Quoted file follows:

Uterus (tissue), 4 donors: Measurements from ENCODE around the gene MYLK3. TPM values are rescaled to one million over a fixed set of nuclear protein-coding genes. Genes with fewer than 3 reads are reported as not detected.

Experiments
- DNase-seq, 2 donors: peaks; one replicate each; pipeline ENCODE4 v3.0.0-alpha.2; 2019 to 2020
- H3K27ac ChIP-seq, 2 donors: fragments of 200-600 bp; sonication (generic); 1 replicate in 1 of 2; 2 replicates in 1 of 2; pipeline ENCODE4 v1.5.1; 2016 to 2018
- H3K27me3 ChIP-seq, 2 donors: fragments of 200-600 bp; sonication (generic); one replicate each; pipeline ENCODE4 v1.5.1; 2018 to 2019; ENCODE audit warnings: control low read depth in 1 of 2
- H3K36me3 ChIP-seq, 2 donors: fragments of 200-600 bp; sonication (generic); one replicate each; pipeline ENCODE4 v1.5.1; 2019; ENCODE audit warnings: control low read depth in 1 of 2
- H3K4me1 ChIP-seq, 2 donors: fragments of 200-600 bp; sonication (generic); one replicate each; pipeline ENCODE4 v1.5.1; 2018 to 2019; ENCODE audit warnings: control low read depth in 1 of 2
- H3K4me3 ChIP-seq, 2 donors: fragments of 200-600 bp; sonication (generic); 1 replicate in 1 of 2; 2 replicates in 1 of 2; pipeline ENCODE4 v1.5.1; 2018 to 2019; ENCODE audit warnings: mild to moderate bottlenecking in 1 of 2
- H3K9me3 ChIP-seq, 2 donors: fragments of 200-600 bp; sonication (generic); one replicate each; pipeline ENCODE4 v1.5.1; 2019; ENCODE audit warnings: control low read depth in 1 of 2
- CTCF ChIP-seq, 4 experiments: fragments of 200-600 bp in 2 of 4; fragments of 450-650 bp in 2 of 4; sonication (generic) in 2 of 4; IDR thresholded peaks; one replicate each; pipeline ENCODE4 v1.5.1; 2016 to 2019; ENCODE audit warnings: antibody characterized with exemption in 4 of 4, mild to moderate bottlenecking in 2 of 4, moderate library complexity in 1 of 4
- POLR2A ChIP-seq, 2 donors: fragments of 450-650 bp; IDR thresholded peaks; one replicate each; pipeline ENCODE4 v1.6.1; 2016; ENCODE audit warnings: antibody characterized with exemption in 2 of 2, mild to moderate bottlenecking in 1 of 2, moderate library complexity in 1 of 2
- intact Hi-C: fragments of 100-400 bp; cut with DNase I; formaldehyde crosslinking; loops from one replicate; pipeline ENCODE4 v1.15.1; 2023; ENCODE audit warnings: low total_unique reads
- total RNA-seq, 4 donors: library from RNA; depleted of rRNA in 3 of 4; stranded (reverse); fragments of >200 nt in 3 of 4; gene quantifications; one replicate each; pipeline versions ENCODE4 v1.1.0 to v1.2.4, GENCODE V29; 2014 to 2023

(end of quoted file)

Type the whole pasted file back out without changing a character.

Uterus (tissue), 4 donors: Measurements from ENCODE around the gene MYLK3. TPM values are rescaled to one million over a fixed set of nuclear protein-coding genes. Genes with fewer than 3 reads are reported as not detected.

Experiments
- DNase-seq, 2 donors: peaks; one replicate each; pipeline ENCODE4 v3.0.0-alpha.2; 2019 to 2020
- H3K27ac ChIP-seq, 2 donors: fragments of 200-600 bp; sonication (generic); 1 replicate in 1 of 2; 2 replicates in 1 of 2; pipeline ENCODE4 v1.5.1; 2016 to 2018
- H3K27me3 ChIP-seq, 2 donors: fragments of 200-600 bp; sonication (generic); one replicate each; pipeline ENCODE4 v1.5.1; 2018 to 2019; ENCODE audit warnings: control low read depth in 1 of 2
- H3K36me3 ChIP-seq, 2 donors: fragments of 200-600 bp; sonication (generic); one replicate each; pipeline ENCODE4 v1.5.1; 2019; ENCODE audit warnings: control low read depth in 1 of 2
- H3K4me1 ChIP-seq, 2 donors: fragments of 200-600 bp; sonication (generic); one replicate each; pipeline ENCODE4 v1.5.1; 2018 to 2019; ENCODE audit warnings: control low read depth in 1 of 2
- H3K4me3 ChIP-seq, 2 donors: fragments of 200-600 bp; sonication (generic); 1 replicate in 1 of 2; 2 replicates in 1 of 2; pipeline ENCODE4 v1.5.1; 2018 to 2019; ENCODE audit warnings: mild to moderate bottlenecking in 1 of 2
- H3K9me3 ChIP-seq, 2 donors: fragments of 200-600 bp; sonication (generic); one replicate each; pipeline ENCODE4 v1.5.1; 2019; ENCODE audit warnings: control low read depth in 1 of 2
- CTCF ChIP-seq, 4 experiments: fragments of 200-600 bp in 2 of 4; fragments of 450-650 bp in 2 of 4; sonication (generic) in 2 of 4; IDR thresholded peaks; one replicate each; pipeline ENCODE4 v1.5.1; 2016 to 2019; ENCODE audit warnings: antibody characterized with exemption in 4 of 4, mild to moderate bottlenecking in 2 of 4, moderate library complexity in 1 of 4
- POLR2A ChIP-seq, 2 donors: fragments of 450-650 bp; IDR thresholded peaks; one replicate each; pipeline ENCODE4 v1.6.1; 2016; ENCODE audit warnings: antibody characterized with exemption in 2 of 2, mild to moderate bottlenecking in 1 of 2, moderate library complexity in 1 of 2
- intact Hi-C: fragments of 100-400 bp; cut with DNase I; formaldehyde crosslinking; loops from one replicate; pipeline ENCODE4 v1.15.1; 2023; ENCODE audit warnings: low total_unique reads
- total RNA-seq, 4 donors: library from RNA; depleted of rRNA in 3 of 4; stranded (reverse); fragments of >200 nt in 3 of 4; gene quantifications; one replicate each; pipeline versions ENCODE4 v1.1.0 to v1.2.4, GENCODE V29; 2014 to 2023